Skip to main content

Historical documents

274 Annex to Cabinet Submission

Canberra, 28 July 1954


Japanese Participation in the Colombo Plan

Immediately before the Meeting of the Colombo Plan Consultative Committee held at Karachi in 1952, the United Kingdom raised informally the question of Japanese participation and indicated that they would be prepared to support participation. As a result of Australia's adverse reaction the matter was dropped and no formal discussion took place at the meeting.1

2. At the meeting in New Delhi last year a Japanese Government application to the Indian Government for admission as observer was side-tracked on the procedural grounds that the application should have been made to the Consultative Committee itself. This action was taken out of deference to our known views on the question. It was clear that a number of governments such as Canada, Ceylon, the United Kingdom, and the United States favoured Japanese association with the Colombo Plan; that others such as India and Pakistan were not opposed; and that, alone of the members, Australia and Indonesia were opposed to the admission of Japan.

3. The arguments for and against Japan's association with the Colombo Plan might be put as follows:–

Arguments against admission

(a) A possibly adverse effect on public support within Australia for the Plan, in the inception of which Australia and the British Commonwealth took the lead.

(b) Opinion against Japan amongst some Asian members on the grounds of wartime memories and Japan's slowness in agreeing to reparations. Indonesia, the Philippines and possibly Burma may share this unwillingness to welcome Japan into the Colombo Plan (the Philippines is not, however, a full member of the Consultative Committee).

(c) The danger that Japanese participation in the Colombo Plan might lead to commercial competition in United Kingdom or Australian markets. This is not a consideration which weighs with the United Kingdom and, so far as Australia is concerned, our exports differ to a large extent from Japanese exports.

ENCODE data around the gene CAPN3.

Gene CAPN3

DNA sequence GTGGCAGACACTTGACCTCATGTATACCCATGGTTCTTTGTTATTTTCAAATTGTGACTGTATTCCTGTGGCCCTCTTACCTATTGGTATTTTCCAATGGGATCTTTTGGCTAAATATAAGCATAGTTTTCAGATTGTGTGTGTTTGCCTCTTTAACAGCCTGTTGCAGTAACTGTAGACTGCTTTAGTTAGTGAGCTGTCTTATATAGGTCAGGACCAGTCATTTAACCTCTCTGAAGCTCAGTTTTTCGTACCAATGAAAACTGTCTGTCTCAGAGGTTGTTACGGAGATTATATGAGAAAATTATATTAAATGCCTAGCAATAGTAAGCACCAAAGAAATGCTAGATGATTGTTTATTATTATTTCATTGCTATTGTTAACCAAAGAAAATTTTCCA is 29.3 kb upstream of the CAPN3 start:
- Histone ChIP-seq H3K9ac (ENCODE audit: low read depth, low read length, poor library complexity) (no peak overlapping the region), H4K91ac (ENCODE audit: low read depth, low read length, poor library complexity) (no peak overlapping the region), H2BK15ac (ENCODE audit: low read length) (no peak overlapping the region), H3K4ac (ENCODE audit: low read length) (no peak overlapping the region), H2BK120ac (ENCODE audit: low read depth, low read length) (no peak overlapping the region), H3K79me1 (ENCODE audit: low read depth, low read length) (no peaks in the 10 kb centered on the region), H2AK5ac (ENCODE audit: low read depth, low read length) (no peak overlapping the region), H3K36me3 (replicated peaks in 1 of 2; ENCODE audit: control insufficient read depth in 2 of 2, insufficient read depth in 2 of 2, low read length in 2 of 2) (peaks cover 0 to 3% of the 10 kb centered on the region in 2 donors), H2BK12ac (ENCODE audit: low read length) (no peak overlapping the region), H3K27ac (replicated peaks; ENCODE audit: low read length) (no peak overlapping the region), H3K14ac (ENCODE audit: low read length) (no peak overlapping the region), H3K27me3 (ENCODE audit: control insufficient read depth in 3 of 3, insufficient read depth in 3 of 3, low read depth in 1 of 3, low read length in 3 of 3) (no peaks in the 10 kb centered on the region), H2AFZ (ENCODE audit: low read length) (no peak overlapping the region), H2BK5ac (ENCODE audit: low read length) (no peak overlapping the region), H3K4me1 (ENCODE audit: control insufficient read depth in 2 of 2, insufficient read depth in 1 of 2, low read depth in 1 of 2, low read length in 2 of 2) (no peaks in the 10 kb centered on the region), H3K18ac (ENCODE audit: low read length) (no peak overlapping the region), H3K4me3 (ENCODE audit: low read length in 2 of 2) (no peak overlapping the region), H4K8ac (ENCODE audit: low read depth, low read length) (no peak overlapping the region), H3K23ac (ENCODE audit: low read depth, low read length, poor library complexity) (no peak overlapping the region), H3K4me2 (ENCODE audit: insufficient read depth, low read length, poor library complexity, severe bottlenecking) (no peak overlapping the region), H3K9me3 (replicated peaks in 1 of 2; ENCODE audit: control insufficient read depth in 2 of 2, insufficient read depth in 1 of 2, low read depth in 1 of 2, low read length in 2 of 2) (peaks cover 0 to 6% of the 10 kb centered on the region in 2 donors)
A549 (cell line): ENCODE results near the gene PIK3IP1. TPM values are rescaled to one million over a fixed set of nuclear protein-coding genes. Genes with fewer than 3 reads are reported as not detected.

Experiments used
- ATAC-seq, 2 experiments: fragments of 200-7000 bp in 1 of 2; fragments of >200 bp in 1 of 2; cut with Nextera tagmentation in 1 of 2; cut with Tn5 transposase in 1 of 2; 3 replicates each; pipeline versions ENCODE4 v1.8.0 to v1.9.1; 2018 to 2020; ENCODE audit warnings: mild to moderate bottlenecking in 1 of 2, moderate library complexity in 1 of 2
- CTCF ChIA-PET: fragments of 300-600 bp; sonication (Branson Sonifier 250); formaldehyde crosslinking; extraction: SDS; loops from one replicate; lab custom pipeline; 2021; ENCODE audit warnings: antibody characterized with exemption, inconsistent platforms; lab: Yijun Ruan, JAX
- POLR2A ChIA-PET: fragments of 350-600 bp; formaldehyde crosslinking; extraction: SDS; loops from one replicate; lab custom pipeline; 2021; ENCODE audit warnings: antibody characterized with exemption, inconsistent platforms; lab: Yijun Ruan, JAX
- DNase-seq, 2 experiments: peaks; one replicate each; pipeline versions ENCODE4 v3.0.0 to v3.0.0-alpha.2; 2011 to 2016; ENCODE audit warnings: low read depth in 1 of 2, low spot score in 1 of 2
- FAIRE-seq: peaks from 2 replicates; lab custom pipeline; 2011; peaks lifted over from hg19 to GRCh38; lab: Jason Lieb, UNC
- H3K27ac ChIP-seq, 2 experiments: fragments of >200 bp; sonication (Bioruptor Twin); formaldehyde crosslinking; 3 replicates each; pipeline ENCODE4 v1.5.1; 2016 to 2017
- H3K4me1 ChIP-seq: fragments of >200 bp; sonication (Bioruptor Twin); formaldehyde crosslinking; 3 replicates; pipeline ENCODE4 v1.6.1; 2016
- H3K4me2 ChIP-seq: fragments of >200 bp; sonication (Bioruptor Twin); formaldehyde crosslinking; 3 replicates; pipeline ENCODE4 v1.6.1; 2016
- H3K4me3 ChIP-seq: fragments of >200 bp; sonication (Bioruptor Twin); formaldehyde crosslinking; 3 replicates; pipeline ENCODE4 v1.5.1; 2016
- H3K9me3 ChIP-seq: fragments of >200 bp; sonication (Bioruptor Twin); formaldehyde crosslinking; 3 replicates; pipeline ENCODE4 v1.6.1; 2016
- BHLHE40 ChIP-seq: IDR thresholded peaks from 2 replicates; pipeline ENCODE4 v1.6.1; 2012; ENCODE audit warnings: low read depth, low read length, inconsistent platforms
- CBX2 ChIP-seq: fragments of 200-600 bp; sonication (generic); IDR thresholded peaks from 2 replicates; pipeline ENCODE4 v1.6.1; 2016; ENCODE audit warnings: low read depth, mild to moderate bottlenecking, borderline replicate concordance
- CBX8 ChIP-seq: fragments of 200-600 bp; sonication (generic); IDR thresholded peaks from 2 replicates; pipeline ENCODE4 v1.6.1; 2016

(d) The danger that Colombo Plan aid might facilitate commercial and political exploitation in South and South East Asia. The danger lies, however, not in the economic ties themselves between Japan and South East Asia but in exploitation and domination, and in this respect the new Asian sovereign national states will be jealous to guard their interests.

(e) Japan's balance of payments position would limit the financial and capital aid which she could provide by way of gift to the under-developed countries of the area.

Arguments for admission

(a) The Japanese can make a contribution to the area in technical knowledge and experience, in training facilities, and also in industrial capacity to provide the technical equipment and capital goods required by under-developed countries. Capacity to provide capital aid is, however, limited by (e) above.

(b) We have some interest in seeing a redirection of Japanese interests towards South East Asia as an alternative to China.

(c) Generally, we should encourage Japan's orientation towards the Western democracies. We should help Japan to co-operate with us in our peaceful enterprises and not force her to look elsewhere. This is the most important general factor.

(d) The United States will support Japan strongly and the United Kingdom is tending towards a positive policy of support for Japan. Australia might be isolated among the Western donor countries if we persist in our opposition to Japan.

4. It seems clear that, while no initiative should be taken by Australia in this matter, if the question of Japan's admission as an observer or a full member of the Consultative Committee is raised at the meeting to be held at Ottawa in September, 1954, Australia should not oppose if a majority of the members are in favour and if the Asian countries do not oppose. Japan is not within the Colombo Plan area and therefore would not be a recipient of aid; like the United Kingdom and Canada, it would be a donor.

[NAA: A1838, 2080/13]

1 See Documents 218 and 219.

Last Updated: 10 January 2017
Back to top